When it comes to the safety of employees, one of the most dangerous places one can work is in a hospital. Hospital workers work long shifts surrounded by people with a variety of ailments. It is easy to be exposed to bodily fluids, which sometimes transmit diseases.
Hospitals are full of dangerous chemicals, toxic drugs and powerful devices, such as X-ray and MRI machines, which can easily cause injury or death if utilized incorrectly. Highly infectious diseases such as MRSA, SARS and most recently Ebola are risks workers face every day.
OSHA currently does not have a specific protocol to address workplace hazards caused by infectious disease. The closest it has to one is its Bloodborne Pathogen Standard, which dictates employer policies in the incidence of bloodborne diseases, such as HIV or Hepatitis C.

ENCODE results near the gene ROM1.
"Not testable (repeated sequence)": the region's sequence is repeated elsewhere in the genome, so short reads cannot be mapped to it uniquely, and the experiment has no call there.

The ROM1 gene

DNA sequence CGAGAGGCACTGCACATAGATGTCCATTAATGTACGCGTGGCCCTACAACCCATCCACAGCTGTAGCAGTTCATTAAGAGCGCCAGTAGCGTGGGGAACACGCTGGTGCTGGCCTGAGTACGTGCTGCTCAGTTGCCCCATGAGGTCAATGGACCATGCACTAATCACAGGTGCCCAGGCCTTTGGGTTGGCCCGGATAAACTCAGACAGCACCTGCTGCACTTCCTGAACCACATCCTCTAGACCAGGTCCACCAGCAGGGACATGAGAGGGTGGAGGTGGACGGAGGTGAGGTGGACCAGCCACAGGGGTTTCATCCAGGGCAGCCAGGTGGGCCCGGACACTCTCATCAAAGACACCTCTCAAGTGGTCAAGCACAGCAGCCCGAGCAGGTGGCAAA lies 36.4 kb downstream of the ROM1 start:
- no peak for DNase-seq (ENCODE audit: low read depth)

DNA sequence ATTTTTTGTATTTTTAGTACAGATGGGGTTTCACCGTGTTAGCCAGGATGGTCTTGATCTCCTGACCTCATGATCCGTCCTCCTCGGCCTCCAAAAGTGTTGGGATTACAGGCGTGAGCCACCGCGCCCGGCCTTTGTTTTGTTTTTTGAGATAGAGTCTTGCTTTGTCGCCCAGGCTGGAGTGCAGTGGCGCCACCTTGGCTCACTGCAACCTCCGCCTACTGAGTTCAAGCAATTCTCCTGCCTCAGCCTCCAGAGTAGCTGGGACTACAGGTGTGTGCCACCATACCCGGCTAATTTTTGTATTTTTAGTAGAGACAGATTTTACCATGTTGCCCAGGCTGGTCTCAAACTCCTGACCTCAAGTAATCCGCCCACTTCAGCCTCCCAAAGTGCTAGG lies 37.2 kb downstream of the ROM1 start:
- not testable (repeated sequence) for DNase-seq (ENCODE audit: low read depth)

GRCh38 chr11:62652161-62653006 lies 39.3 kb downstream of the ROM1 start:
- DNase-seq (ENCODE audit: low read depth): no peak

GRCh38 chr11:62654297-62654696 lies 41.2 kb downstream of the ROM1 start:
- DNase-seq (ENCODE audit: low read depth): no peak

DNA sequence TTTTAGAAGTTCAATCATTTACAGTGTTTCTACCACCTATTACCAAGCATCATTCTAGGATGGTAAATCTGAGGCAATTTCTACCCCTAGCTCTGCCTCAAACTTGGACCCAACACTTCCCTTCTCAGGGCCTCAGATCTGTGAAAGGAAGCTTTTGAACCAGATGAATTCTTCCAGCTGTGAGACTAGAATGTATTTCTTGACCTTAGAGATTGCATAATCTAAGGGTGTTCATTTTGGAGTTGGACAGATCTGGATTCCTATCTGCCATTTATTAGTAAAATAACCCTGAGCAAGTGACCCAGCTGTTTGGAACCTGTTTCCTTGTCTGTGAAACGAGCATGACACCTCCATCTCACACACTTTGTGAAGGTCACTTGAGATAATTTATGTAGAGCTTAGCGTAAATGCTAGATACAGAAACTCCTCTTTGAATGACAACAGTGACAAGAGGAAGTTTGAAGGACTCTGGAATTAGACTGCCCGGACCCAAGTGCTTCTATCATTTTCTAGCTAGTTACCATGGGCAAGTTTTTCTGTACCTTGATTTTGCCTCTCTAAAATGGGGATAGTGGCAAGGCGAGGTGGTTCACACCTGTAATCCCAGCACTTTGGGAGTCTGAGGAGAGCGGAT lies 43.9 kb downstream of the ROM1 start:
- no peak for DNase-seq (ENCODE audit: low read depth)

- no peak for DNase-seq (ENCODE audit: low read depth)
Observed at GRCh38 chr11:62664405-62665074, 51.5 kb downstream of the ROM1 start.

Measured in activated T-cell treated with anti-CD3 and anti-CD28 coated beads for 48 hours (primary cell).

Agency officials have been arguing for a formal standard for infectious disease enforcement for a long time, believing it would help enforcement of their policies to avoid catastrophes like the ones that happened due to the Texas Ebola scare a few weeks ago. Government guidelines, officials argue, are not enforceable – the CDC cannot force any company to behave a certain way, it can only make suggestions.
Their arguments appear to have been heard. OSHA recently posted a 38-page document on its website titled “OSHA’s Infection Diseases Regulatory Framework.” This document will set in motion the creation of policies to help limit the spread of deadly diseases such as Ebola.
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—Columbus Workers Comp Attorneys